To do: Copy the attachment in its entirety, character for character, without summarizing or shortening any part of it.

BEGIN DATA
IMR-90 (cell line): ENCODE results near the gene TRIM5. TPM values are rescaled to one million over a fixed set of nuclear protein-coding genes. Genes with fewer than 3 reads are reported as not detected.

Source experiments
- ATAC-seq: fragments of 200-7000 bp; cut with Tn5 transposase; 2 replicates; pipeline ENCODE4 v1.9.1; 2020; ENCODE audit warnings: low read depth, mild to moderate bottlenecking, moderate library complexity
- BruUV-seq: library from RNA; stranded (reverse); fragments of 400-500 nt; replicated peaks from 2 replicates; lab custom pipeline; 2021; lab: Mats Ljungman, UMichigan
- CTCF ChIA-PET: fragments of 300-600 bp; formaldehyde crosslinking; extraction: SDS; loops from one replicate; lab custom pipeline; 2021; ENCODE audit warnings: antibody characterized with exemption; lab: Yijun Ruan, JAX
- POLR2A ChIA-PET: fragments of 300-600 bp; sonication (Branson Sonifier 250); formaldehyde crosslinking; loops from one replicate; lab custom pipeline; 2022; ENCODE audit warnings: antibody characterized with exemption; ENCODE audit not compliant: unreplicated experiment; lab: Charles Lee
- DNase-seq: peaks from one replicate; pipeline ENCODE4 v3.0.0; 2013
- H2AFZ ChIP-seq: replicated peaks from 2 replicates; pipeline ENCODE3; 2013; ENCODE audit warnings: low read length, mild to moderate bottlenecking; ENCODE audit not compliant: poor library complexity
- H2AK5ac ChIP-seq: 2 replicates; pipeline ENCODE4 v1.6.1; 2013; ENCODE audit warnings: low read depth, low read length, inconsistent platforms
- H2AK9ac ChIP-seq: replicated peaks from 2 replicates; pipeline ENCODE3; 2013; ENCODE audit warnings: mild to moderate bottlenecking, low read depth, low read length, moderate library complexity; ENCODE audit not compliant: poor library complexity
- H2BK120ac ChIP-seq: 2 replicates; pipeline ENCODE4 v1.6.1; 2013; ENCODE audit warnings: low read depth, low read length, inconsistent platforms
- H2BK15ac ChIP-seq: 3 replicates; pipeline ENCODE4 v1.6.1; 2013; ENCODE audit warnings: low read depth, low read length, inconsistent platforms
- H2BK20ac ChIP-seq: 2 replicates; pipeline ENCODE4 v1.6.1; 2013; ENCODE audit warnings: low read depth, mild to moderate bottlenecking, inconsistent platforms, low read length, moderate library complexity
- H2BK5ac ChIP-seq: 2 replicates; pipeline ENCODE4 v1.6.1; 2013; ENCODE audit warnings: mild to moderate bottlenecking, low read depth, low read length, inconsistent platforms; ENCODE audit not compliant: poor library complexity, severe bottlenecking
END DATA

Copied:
IMR-90 (cell line): ENCODE results near the gene TRIM5. TPM values are rescaled to one million over a fixed set of nuclear protein-coding genes. Genes with fewer than 3 reads are reported as not detected.

Source experiments
- ATAC-seq: fragments of 200-7000 bp; cut with Tn5 transposase; 2 replicates; pipeline ENCODE4 v1.9.1; 2020; ENCODE audit warnings: low read depth, mild to moderate bottlenecking, moderate library complexity
- BruUV-seq: library from RNA; stranded (reverse); fragments of 400-500 nt; replicated peaks from 2 replicates; lab custom pipeline; 2021; lab: Mats Ljungman, UMichigan
- CTCF ChIA-PET: fragments of 300-600 bp; formaldehyde crosslinking; extraction: SDS; loops from one replicate; lab custom pipeline; 2021; ENCODE audit warnings: antibody characterized with exemption; lab: Yijun Ruan, JAX
- POLR2A ChIA-PET: fragments of 300-600 bp; sonication (Branson Sonifier 250); formaldehyde crosslinking; loops from one replicate; lab custom pipeline; 2022; ENCODE audit warnings: antibody characterized with exemption; ENCODE audit not compliant: unreplicated experiment; lab: Charles Lee
- DNase-seq: peaks from one replicate; pipeline ENCODE4 v3.0.0; 2013
- H2AFZ ChIP-seq: replicated peaks from 2 replicates; pipeline ENCODE3; 2013; ENCODE audit warnings: low read length, mild to moderate bottlenecking; ENCODE audit not compliant: poor library complexity
- H2AK5ac ChIP-seq: 2 replicates; pipeline ENCODE4 v1.6.1; 2013; ENCODE audit warnings: low read depth, low read length, inconsistent platforms
- H2AK9ac ChIP-seq: replicated peaks from 2 replicates; pipeline ENCODE3; 2013; ENCODE audit warnings: mild to moderate bottlenecking, low read depth, low read length, moderate library complexity; ENCODE audit not compliant: poor library complexity
- H2BK120ac ChIP-seq: 2 replicates; pipeline ENCODE4 v1.6.1; 2013; ENCODE audit warnings: low read depth, low read length, inconsistent platforms
- H2BK15ac ChIP-seq: 3 replicates; pipeline ENCODE4 v1.6.1; 2013; ENCODE audit warnings: low read depth, low read length, inconsistent platforms
- H2BK20ac ChIP-seq: 2 replicates; pipeline ENCODE4 v1.6.1; 2013; ENCODE audit warnings: low read depth, mild to moderate bottlenecking, inconsistent platforms, low read length, moderate library complexity
- H2BK5ac ChIP-seq: 2 replicates; pipeline ENCODE4 v1.6.1; 2013; ENCODE audit warnings: mild to moderate bottlenecking, low read depth, low read length, inconsistent platforms; ENCODE audit not compliant: poor library complexity, severe bottlenecking